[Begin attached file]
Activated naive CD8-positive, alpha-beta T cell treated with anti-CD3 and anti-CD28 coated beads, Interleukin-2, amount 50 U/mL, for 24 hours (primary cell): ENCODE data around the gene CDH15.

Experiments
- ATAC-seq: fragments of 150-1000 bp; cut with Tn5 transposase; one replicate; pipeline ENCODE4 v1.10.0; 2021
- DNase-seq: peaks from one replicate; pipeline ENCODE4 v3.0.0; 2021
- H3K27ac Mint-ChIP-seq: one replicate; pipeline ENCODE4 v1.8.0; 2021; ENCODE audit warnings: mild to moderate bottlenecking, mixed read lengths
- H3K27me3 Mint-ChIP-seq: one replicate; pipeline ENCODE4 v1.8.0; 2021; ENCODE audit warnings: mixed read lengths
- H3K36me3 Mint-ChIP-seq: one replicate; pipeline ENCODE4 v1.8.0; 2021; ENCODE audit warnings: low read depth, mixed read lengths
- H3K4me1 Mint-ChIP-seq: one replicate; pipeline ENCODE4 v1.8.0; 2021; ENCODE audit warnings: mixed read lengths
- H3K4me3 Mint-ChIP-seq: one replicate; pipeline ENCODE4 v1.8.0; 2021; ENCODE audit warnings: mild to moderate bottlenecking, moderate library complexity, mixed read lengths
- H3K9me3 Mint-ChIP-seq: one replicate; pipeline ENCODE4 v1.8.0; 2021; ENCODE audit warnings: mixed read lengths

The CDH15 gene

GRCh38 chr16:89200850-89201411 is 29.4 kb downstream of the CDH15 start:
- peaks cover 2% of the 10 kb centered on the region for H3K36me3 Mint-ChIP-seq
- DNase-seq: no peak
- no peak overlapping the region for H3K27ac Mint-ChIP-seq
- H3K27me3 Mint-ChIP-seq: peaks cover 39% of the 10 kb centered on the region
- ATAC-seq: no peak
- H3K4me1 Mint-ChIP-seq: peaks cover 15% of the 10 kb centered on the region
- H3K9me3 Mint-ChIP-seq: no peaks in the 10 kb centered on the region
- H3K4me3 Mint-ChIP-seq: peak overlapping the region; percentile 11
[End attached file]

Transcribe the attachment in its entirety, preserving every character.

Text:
Activated naive CD8-positive, alpha-beta T cell treated with anti-CD3 and anti-CD28 coated beads, Interleukin-2, amount 50 U/mL, for 24 hours (primary cell): ENCODE data around the gene CDH15.

Experiments
- ATAC-seq: fragments of 150-1000 bp; cut with Tn5 transposase; one replicate; pipeline ENCODE4 v1.10.0; 2021
- DNase-seq: peaks from one replicate; pipeline ENCODE4 v3.0.0; 2021
- H3K27ac Mint-ChIP-seq: one replicate; pipeline ENCODE4 v1.8.0; 2021; ENCODE audit warnings: mild to moderate bottlenecking, mixed read lengths
- H3K27me3 Mint-ChIP-seq: one replicate; pipeline ENCODE4 v1.8.0; 2021; ENCODE audit warnings: mixed read lengths
- H3K36me3 Mint-ChIP-seq: one replicate; pipeline ENCODE4 v1.8.0; 2021; ENCODE audit warnings: low read depth, mixed read lengths
- H3K4me1 Mint-ChIP-seq: one replicate; pipeline ENCODE4 v1.8.0; 2021; ENCODE audit warnings: mixed read lengths
- H3K4me3 Mint-ChIP-seq: one replicate; pipeline ENCODE4 v1.8.0; 2021; ENCODE audit warnings: mild to moderate bottlenecking, moderate library complexity, mixed read lengths
- H3K9me3 Mint-ChIP-seq: one replicate; pipeline ENCODE4 v1.8.0; 2021; ENCODE audit warnings: mixed read lengths

The CDH15 gene

GRCh38 chr16:89200850-89201411 is 29.4 kb downstream of the CDH15 start:
- peaks cover 2% of the 10 kb centered on the region for H3K36me3 Mint-ChIP-seq
- DNase-seq: no peak
- no peak overlapping the region for H3K27ac Mint-ChIP-seq
- H3K27me3 Mint-ChIP-seq: peaks cover 39% of the 10 kb centered on the region
- ATAC-seq: no peak
- H3K4me1 Mint-ChIP-seq: peaks cover 15% of the 10 kb centered on the region
- H3K9me3 Mint-ChIP-seq: no peaks in the 10 kb centered on the region
- H3K4me3 Mint-ChIP-seq: peak overlapping the region; percentile 11